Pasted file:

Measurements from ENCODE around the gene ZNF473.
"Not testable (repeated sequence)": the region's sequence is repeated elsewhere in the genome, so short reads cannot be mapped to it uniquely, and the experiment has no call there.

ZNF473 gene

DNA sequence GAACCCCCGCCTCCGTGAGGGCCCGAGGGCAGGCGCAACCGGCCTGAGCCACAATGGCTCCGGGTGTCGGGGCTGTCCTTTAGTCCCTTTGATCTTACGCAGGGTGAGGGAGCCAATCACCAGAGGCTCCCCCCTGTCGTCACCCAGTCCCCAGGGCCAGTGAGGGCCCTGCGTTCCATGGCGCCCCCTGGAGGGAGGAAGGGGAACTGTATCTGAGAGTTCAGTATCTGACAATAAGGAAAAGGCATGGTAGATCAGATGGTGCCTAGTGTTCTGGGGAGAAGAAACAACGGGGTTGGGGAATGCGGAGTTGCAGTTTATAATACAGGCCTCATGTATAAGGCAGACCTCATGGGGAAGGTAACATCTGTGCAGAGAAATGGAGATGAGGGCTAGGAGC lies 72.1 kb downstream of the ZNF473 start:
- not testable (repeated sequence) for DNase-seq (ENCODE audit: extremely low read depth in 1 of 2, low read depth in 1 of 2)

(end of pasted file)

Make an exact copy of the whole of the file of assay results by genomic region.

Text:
Measurements from ENCODE around the gene ZNF473.
"Not testable (repeated sequence)": the region's sequence is repeated elsewhere in the genome, so short reads cannot be mapped to it uniquely, and the experiment has no call there.

ZNF473 gene

DNA sequence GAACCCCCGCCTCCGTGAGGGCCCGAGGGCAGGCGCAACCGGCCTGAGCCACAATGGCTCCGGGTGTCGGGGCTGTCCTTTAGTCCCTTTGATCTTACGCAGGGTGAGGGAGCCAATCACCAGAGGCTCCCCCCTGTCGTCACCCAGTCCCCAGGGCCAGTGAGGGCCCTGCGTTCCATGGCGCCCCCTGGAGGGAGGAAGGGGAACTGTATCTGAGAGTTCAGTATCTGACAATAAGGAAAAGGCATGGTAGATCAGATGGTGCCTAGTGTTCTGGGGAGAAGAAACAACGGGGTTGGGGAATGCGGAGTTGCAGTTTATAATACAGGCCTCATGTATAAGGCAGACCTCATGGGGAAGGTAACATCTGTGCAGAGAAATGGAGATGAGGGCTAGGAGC lies 72.1 kb downstream of the ZNF473 start:
- not testable (repeated sequence) for DNase-seq (ENCODE audit: extremely low read depth in 1 of 2, low read depth in 1 of 2)